Mar 30 2012
Expansionary fiscal policy is a tool governments often turn to when the economy is facing high unemployment and sluggish or negative economic growth. Cutting taxes and increasing government spending can contribute to the overall demand in the economy and thereby lead to job creation and economic growth.
One of the oldest arguments against stimulus, however, is that which says when a government borrows money to pay for such a policy, it can lead to a decrease in private investment and a decrease in future demand as the higher level of debt must be paid back in the future. Short-term stimulus, therefore, is counter-productive since any debts incurred must be paid back in the future, leading to lower levels of spending and therefore higher unemployment sometime down the road.
In a new paper* written with Brad DeLong of the University of California, Berkeley, Mr Summers, now at Harvard after a stint as Barack Obama’s chief economic adviser, says that in the odd circumstances America faces today temporary stimulus “may actually be self-financing”…
Mr DeLong and Mr Summers are careful to say stimulus almost never pays for itself. When the economy is near full employment, deficits crowd out private spending and investment. In a recession the central bank will respond to fiscal stimulus by keeping interest rates higher than they would otherwise be. Both effects mean that in normal times the fiscal “multiplier”—the amount by which output rises for each dollar of government spending or tax cuts—is probably close to zero.
The “multiplier” referred to here is what economist refer to as the Keynesian spending multiplier, which is based on the theory that any increase in spending in an economy (say, through a new government spending package), will lead to further increases in spending (as households feel more confident and firms start to hire workers again), therefore the final change in national income resulting from a fiscal policy will be greater than the initial change in spending itself. This multiplier effect has formed the basis of the argument for expansionary fiscal policy since Keynes articulated it in the 1930’s.
The multiplier effect is explained in detail in the following video lesson:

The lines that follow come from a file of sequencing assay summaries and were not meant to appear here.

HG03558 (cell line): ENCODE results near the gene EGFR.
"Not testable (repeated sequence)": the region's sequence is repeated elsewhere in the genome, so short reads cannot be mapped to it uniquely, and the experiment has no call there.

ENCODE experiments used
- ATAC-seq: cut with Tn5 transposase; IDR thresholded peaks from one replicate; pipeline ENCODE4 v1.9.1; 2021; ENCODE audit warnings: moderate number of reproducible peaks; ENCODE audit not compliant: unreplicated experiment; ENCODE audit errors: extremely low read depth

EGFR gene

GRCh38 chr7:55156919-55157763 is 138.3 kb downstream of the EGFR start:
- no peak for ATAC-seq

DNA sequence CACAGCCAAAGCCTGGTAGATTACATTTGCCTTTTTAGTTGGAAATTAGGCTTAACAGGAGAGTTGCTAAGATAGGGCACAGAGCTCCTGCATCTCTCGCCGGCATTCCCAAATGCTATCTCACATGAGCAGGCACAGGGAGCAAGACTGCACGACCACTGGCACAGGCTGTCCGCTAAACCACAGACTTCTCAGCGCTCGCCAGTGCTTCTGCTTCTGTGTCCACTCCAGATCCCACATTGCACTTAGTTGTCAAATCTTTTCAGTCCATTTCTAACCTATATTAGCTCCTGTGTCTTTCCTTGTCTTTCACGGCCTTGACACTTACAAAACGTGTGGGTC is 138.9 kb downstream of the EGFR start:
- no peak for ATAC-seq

If the multiplier is ZERO, there is no point in engaging in expansionary fiscal policies since there will be no additional increase in output as a government goes into debt to pay for a tax cut or an increase in spending. In the US today, argue Summers and Delong, the multiplier is probably not zero. Additionally, crowding-out is unlikely to occur.
Such constraints are not present now (meaning in the United States in 2012). Investment and demand are deeply depressed and the central bank, having cut interest rates to zero, is not about to raise them. The multiplier is higher than usual as a result…
Basically, Summers and Delong are trying to argue that the US government should engage in another round of fiscal stimulus, to offer additional support to the economy beyond 2009’s “Obama stimulus” and the current bill being debated in Washington, the American Jobs Act, a $470 billion tax cut and spending bill aimed at keeping unemployment from rising in America.
On one side of this debate are those like Summers and Delong who argue fiscal stimulus can pay for itself since it can leads to a larger increase in GDP than the increase in the government’s budget deficit needed to finance the stimulus. On the other side are those “deficit hawks” who believe that any increase in government debt will lead to a fall in current and future aggregate demand from the private sector, and therefore expansionary fiscal policies will just be crowded out by declining private sector spending.
By understanding the circumstances in which crowding-out is most likely and unlikely to occur, we should be able to make a more informed decision about future fiscal policy decisions. As these two economists argue, and as I have tried to present in this post and in a previous post A Closer Look at the Crowding-out Effect, today’s economy provides policy-makers with the perfect opportunity to stimulate aggregate demand by increasing the deficit and providing the US economy with the boost in demand it needs to get America back to full employment.
- Why is crowding-out more likely to occur when an economy is already producing at or near its full employment level of output than when an economy is in recession?
- How are the theories of crowding-out and the multiplier effect used to argue for two different sides in the debate over the use of expansionary fiscal policy?
- Why might a government deficit, paid for with borrowed money, lead to an expectation of a future increase in taxes?
- Do you believe the government should take action during periods of economic hardship, or should it just get out of the way and let the economy “correct itself”?